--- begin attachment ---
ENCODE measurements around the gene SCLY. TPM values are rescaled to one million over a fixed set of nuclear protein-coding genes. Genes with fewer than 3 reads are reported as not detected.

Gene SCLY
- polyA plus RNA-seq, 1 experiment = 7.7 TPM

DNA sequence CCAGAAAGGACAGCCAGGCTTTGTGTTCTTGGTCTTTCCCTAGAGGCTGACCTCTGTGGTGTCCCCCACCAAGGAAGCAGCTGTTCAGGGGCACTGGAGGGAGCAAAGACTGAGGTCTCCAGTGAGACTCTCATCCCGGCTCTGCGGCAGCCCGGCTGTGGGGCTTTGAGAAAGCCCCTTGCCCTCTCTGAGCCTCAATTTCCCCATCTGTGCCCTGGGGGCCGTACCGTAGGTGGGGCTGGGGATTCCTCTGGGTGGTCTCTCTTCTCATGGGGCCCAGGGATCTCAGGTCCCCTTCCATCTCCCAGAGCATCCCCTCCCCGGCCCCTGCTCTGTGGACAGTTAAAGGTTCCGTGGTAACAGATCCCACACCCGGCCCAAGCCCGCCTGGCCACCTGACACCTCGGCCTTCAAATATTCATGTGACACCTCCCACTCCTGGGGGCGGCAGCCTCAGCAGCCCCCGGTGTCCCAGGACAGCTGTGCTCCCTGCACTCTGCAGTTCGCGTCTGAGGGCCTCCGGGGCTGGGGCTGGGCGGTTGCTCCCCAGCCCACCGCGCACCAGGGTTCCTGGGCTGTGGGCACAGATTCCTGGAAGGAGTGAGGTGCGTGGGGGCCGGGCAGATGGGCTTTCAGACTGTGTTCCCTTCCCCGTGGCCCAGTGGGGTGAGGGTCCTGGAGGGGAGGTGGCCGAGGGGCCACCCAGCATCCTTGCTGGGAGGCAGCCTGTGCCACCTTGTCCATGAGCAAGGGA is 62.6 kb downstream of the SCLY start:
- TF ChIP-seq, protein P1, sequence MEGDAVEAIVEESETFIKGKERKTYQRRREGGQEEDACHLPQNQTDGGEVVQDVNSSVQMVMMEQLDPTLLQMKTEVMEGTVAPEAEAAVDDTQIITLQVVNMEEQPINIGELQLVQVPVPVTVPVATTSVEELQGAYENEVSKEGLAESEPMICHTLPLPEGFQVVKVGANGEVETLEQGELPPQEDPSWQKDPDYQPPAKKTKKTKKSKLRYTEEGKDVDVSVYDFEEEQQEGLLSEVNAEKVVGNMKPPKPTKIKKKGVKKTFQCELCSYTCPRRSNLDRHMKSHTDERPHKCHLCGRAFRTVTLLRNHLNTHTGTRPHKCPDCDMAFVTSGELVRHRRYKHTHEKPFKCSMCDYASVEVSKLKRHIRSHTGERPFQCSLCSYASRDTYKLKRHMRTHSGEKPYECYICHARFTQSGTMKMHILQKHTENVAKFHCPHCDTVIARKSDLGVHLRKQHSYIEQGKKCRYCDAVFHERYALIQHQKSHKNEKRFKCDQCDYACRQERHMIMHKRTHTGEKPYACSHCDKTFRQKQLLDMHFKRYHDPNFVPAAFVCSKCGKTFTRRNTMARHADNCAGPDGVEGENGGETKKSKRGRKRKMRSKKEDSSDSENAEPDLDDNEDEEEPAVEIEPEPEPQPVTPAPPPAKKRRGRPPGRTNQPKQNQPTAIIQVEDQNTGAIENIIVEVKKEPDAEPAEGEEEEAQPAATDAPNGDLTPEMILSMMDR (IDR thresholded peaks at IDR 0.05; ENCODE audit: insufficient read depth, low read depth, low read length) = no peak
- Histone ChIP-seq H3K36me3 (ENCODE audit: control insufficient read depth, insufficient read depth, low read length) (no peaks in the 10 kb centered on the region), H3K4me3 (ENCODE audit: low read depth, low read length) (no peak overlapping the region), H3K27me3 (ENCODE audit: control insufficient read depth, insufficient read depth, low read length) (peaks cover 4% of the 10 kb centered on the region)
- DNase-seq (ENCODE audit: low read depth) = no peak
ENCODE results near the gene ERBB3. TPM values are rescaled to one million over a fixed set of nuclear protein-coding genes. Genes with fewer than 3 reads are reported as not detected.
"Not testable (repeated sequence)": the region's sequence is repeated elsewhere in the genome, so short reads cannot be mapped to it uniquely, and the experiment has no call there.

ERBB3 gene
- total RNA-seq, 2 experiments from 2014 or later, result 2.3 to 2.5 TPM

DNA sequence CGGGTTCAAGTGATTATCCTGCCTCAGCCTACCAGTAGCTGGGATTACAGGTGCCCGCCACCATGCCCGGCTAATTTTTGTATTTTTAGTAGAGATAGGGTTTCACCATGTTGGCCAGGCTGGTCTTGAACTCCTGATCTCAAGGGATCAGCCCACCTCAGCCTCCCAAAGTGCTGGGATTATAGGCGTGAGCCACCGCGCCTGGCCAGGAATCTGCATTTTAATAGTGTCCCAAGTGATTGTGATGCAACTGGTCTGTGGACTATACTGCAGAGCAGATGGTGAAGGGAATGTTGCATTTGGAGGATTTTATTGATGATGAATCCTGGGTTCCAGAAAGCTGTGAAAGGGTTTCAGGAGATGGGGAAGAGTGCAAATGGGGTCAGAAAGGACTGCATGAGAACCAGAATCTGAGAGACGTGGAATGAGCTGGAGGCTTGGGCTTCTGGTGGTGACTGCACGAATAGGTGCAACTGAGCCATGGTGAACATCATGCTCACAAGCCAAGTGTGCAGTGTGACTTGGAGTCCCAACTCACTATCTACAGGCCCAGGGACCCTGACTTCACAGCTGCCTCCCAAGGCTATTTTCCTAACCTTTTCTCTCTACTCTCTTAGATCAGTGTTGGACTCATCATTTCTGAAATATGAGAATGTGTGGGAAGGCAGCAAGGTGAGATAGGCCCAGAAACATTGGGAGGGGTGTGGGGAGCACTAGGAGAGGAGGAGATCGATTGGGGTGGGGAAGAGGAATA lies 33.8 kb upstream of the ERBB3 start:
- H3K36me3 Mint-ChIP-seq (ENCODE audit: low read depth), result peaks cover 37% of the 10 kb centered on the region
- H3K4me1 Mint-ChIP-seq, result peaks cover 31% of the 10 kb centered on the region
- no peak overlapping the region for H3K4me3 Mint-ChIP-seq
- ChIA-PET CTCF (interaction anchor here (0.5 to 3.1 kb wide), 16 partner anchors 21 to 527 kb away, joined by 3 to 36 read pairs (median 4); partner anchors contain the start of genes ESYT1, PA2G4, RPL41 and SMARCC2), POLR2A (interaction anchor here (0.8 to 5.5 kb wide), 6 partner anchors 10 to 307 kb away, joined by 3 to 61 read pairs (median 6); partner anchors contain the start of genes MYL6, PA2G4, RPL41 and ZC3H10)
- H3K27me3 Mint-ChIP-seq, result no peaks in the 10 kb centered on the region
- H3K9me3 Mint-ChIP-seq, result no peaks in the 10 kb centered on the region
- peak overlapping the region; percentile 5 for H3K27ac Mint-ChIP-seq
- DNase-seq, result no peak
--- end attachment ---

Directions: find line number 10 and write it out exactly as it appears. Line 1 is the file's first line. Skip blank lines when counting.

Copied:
ERBB3 gene